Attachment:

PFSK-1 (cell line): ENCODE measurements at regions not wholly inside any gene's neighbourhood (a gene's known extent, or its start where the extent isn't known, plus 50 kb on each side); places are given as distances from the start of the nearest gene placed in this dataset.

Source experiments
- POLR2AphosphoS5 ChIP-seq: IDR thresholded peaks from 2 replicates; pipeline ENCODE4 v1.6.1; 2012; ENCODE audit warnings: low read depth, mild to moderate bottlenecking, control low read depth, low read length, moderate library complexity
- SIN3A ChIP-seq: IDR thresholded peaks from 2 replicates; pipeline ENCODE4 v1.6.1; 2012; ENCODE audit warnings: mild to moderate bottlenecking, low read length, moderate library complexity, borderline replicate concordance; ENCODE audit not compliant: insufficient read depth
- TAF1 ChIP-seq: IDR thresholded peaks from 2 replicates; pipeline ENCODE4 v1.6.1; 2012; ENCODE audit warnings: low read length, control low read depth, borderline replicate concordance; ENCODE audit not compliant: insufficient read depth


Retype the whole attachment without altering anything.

PFSK-1 (cell line): ENCODE measurements at regions not wholly inside any gene's neighbourhood (a gene's known extent, or its start where the extent isn't known, plus 50 kb on each side); places are given as distances from the start of the nearest gene placed in this dataset.

Source experiments
- POLR2AphosphoS5 ChIP-seq: IDR thresholded peaks from 2 replicates; pipeline ENCODE4 v1.6.1; 2012; ENCODE audit warnings: low read depth, mild to moderate bottlenecking, control low read depth, low read length, moderate library complexity
- SIN3A ChIP-seq: IDR thresholded peaks from 2 replicates; pipeline ENCODE4 v1.6.1; 2012; ENCODE audit warnings: mild to moderate bottlenecking, low read length, moderate library complexity, borderline replicate concordance; ENCODE audit not compliant: insufficient read depth
- TAF1 ChIP-seq: IDR thresholded peaks from 2 replicates; pipeline ENCODE4 v1.6.1; 2012; ENCODE audit warnings: low read length, control low read depth, borderline replicate concordance; ENCODE audit not compliant: insufficient read depth